Two hundred and five years ago today Abraham Lincoln was born in Hodgenville, Kentucky. Lincoln was our greatest president, for reasons too numerous to recount here. But there is one element of Lincoln’s character, I think, that’s worth focusing on–his ability, as the scholar Walter Berns put it, to fight the Civil War to the end without looking upon the Confederates as enemies.
In his biography of Lincoln, Lord Charnwood wrote, “This most unrelenting enemy to the project of the Confederacy was the one man who had quite purged his heart and mind from hatred or even anger towards his fellow-countrymen of the South.”
In a particularly polarized political age, when the capacity to amplify personal attacks and demonize opponents through various outlets and social media is unprecedented, Lincoln’s example of purging hate and anger from heart and mind is particularly apposite. This doesn’t mean that one doesn’t fight for great causes with great passion. It doesn’t mean avoiding criticisms of opponents or refusing to take on bad arguments. Lincoln himself was a master at this, using his logic, wit, and sometimes sarcasm to great effect.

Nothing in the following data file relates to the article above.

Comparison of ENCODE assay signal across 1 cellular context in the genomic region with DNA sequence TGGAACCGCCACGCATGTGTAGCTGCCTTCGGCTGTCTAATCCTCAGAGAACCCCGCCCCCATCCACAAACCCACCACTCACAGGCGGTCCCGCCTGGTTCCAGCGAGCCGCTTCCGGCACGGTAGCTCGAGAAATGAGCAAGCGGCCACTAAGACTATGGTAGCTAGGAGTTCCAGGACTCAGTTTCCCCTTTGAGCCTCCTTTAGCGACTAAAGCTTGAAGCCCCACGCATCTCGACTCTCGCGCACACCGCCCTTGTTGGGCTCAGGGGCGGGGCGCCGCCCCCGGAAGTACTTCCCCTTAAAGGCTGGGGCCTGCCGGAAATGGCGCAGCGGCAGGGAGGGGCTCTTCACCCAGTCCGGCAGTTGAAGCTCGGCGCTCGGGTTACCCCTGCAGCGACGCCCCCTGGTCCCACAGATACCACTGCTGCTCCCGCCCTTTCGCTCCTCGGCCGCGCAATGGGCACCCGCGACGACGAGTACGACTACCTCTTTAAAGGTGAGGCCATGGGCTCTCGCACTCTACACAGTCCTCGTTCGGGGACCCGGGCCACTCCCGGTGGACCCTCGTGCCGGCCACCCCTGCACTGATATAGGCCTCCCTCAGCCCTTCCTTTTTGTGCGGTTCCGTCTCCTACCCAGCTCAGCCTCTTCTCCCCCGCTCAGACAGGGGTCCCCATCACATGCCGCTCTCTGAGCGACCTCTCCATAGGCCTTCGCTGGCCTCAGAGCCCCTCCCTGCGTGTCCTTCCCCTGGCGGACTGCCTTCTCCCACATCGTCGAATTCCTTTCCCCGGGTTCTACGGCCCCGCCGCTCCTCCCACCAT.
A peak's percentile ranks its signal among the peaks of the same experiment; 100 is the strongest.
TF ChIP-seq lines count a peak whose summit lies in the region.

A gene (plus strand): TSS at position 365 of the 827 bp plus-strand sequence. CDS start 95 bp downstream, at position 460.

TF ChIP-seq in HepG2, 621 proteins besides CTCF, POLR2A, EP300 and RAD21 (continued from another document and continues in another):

But Lincoln was never a hater; and his capacity to extend grace to rather than to exact retribution against the South after the Civil War remains one of the remarkable achievements in American history.
“We are not enemies, but friends,” Lincoln said five weeks before the first shots were fired at Fort Sumter. “We must not be enemies. Though passion may have strained it must not break our bonds of affection.”
In the end, of course, the war came–and with it countless patriot graves. But Lincoln saved the American Republic and, after its most brutal war, he helped to bind up the wounds. He began to repair the bonds of affection. He has a special place in the American pantheon.